The use of slate for flooring and paving, probably dates back to an age long before its properties became known for use as a roofing material. It is extremely durable and many examples of centuries old traditional, flagged cottages can still be seen.
However, cost is an important factor today and it is obviously more economic to use smaller and thinner pieces. This thinking, encouraged by an obvious market for slate flooring, brought about the now standard 300 x 300mm tile. This has a riven finish to both faces and a nominal thickness of 12mm. The edges are sawn square.
The natural cleavage of the slate gives a textured finish which provides considerable grip and the very nature of its production ensures a variation to every tile that is subtly different.
Slate flooring forms a durable and hard wearing surface and at the same time gives a pleasing and unusual appearance at an economic price, it is ideal for large areas of interior and exterior application.
A standard size of 300 x 300 x 12mm is recommended for ease of handling (thickness is nominal). Various other sizes can also be supplied against specific orders. A specific suggestion is to use tiles with three set widths of 100, 150 and 200mm laid side by side, but with their lengths in random sizes.
Natural riven slate is ideal as it provides an excellent non slip surface. Fine rubbed and sanded finishes are also available.
The standard size is readily available and large contracts can be supplied in a comparatively short period of time. Larger slabs can also be obtained with reasonable notice of delivery dates.
For design considerations see BS 5385 Part 5: 1990
The preparation and requirements for the substrate upon which the floor is to be laid are of the utmost importance. Consideration should be given to floor loadings, possible movement of structure, overall depth of finish etc., In conjunction with the type of floor required.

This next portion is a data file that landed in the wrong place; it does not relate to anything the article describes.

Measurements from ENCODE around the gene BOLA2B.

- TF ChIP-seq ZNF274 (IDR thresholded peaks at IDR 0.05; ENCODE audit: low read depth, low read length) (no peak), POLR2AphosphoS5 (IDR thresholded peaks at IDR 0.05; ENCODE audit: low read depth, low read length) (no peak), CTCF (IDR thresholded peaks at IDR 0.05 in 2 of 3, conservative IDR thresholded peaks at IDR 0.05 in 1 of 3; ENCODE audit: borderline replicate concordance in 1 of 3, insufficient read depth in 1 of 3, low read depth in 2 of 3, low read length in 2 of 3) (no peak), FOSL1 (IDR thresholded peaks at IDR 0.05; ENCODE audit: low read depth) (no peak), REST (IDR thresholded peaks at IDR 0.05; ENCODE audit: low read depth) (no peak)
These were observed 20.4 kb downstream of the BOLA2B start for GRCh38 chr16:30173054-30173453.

Here we only have space to consider the general needs in laying a standard module 300 x 300 x 12mm (nominal) riven floor but many of the principles are the same. Generally, this type of floor is laid upon a concrete or rough screened substrate, which should be set approximately 40mm below required finished floor level, and incorporate any falls that may be required. The substrate should be sound and free from any materials which might impair the future performance of the finished floor.
Bedding is normally a 25 – 30mm depth of semi dry sand / cement mortar 4:1. Sand should ideally be fine and sharp; (small aggregates could make laying difficult) cement should be ordinary Portland. This should then be spread over the previously dampened substrate. The preferred side of the slate tile should be uppermost and the reverse side covered in a neat, Portland slurry of trowelable consistency. it should then be tamped firmly into bed, ensuring that it is consolidated and, as free as possible from voids and hollows. Most floors are laid to a “broken joint” pattern but this can be varied if desired. Jointing is normally tight butted although coloured cement joints (min 5mm) can provide an attractive alternative. Any structural movement joints should always be taken into account and dealt with in the appropriate manner. this type of floor may also be laid upon other types of substrate such as marine plywood and, also, some thin bed adhesives may successfully be used. However, it is advised that expert consultation should be sought before a final decision is made.